• $\begingroup$ Rohrbach worked at Zeppelin in Staaken. That's why it included the subtle hint that you close to overlook. The Dornier D.1 was partially responsible for the demise of biplanes. None of the many Albatros biplane types after the D.V were ordered in numbers. Fokker changed to monoplanes in 1918. Dornier and Rohrbach designed the planes you call postwar in 1918. Should I continue or do you see where the misconceptions are? $\endgroup$ Mar 7, 2021 at 11:58
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    $\begingroup$ Zeppelin Staaken did not build Rohrbach's monoplane until the war was over, and one obscure prototype doth not a revolution make. The Fokker D.VIII monoplane was smaller and lighter than the D.VII biplane but no faster, and the company went back to biplanes for what little was left of the war. Yes, I think we can all see where the misconceptions lie. The simple fact of history is that monoplanes remained a curiosity until engine powers rose to justify the structural inefficiency of the cantilever. $\endgroup$ Mar 7, 2021 at 14:39

Four elements of the aviation matrix compete, as always: structures, aerodynamics, engine power, and stability/control. The very first powered flight of the Wright brothers took place in a biplane with a 12 hp engine, and was hard to control. It took almost a year after the (brilliant) first flight before they could execute a full 360 degree turn, and six of their aircraft delivered to the US Army crashed. From the wiki:

Army accidents

In 1912–1913 a series of fatal crashes of Wright airplanes bought by the U.S. Army called into question their safety and design. The death toll reached 11 by 1913, half of them in the Wright model C. All six model C Army airplanes crashed.

How to make aeroplanes stable and easy to control? One solution was implemented by the young Anthony Fokker: simply eliminate controllability in the roll axis. `In the pic below from the Wiki article about the Fokker Spin, Anthony sits behind the engine structure, and the two wing halves can be distinguished supported by a spider web of bracing wires (Spin translates as Spider). Large wings => low wing loading!

enter image description here

The two wing halves can be seen to tip upwards, providing passive roll stability. No ailerons, the flight direction was commanded by the rudder only. Flying slowly in a straight line, turning gently with rudder only. And then WW1 started. At first aeroplanes were just observers, then came to be pursued by enemy aeroplanes to eliminate the flying artillery scouts. Airborne manoeuvring was now applying large loads on the structure, and the monoplane consisting of two wing halves held in place by wires could not compete anymore. For one, more wires were required, creating way more drag.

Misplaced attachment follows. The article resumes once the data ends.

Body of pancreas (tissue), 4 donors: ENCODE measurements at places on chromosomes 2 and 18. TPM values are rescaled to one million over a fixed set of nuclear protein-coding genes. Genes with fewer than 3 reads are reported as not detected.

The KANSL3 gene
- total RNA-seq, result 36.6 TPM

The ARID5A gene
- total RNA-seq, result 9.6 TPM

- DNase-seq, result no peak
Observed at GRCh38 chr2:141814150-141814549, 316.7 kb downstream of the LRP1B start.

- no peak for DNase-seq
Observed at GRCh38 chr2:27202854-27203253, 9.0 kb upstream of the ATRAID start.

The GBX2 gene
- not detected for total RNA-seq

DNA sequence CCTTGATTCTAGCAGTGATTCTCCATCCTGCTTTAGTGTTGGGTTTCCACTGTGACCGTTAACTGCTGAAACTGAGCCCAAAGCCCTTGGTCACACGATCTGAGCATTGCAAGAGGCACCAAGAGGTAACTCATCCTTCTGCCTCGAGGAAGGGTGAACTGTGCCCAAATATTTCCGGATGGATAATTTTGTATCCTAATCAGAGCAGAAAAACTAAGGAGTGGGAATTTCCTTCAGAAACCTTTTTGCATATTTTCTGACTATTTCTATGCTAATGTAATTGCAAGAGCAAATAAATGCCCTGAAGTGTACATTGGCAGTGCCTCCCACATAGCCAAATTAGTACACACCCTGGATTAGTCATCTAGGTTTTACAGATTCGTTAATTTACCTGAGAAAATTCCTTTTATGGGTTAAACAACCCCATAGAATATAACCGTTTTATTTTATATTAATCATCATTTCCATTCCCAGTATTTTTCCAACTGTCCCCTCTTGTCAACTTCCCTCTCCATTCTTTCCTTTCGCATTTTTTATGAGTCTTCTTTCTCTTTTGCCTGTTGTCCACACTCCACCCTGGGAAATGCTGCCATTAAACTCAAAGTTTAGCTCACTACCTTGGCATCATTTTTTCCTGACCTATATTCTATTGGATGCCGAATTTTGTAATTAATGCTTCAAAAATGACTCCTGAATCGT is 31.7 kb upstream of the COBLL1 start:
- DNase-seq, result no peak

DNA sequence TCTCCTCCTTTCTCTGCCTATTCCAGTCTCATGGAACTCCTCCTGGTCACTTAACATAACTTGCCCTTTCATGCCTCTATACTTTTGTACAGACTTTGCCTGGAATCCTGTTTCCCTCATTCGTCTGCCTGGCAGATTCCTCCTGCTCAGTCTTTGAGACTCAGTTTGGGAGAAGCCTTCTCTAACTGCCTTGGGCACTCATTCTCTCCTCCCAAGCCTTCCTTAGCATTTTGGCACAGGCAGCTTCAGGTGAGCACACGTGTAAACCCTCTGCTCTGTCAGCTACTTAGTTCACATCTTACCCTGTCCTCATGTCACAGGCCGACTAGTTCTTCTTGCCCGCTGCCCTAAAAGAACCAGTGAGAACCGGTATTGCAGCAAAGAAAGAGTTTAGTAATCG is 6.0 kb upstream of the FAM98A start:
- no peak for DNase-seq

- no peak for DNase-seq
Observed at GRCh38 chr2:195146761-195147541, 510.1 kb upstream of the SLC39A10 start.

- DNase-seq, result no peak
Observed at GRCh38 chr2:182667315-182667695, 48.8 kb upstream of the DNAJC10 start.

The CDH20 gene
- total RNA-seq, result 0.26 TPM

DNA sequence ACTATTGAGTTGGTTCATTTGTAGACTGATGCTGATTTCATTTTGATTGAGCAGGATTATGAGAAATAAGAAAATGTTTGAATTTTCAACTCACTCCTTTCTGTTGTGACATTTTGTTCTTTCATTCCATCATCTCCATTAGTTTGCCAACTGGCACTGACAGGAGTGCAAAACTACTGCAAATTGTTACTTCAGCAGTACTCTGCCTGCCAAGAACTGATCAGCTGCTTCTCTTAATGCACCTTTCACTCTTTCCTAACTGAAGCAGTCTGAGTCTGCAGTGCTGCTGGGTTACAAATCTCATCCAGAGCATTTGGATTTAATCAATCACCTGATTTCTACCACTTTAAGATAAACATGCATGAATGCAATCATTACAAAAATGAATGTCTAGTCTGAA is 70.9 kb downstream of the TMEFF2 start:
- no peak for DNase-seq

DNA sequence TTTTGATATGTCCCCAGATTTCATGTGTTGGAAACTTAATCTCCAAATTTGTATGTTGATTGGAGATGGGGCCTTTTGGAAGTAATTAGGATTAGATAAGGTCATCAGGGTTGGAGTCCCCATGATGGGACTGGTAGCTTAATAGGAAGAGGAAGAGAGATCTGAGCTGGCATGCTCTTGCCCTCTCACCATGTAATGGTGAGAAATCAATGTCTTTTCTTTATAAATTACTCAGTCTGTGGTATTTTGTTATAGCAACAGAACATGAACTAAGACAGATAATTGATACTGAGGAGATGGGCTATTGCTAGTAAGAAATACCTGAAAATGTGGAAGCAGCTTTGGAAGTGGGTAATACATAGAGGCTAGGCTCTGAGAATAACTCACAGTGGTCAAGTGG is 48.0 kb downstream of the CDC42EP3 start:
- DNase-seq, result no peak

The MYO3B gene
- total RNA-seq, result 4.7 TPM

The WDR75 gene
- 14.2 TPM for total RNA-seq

So the solution was the inherent strength and stiffness of the biplane structure. First the rectangle was crossed out by wires, later by more aerodynamic wooden bracing. At the end of WW1 the most feared plane was the Fokker DVII, which was particularly mentioned in the peace treaty.

Does the lower wing of a biplane account for only 20% of the lift? For sure if its area is 20% of total wing area. Aerodynamically an unbraced monoplane is superior, structurally a biplane is simpler. If the function of the plane is transport for low costs, a single wing with a large aspect ratio is the design goal. A small aerobatic plane might still be a biplane though (Pitts Special, from the wiki).

enter image description here

  • $\begingroup$ I fail to see how a Mono wing requires more wires. $\endgroup$ Mar 5 at 8:34
  • $\begingroup$ A modern mono win does not, because of the uninterrupted construction through the hull. In 1911 it did: the two wing halves can flap like a bird if not wired. $\endgroup$
    – Koyovis
    Mar 7 at 4:38
  • $\begingroup$ So they made the mistake of having the wing split by the cockpit? $\endgroup$ Mar 7 at 5:03
  • $\begingroup$ Well that was the technology at the time. The structurally uninterrupted monoplane came later - I had actually posted a question about this, the Junkers F13 of 1919 seems to be the first unbraced monoplane $\endgroup$
    – Koyovis
    Mar 9 at 7:45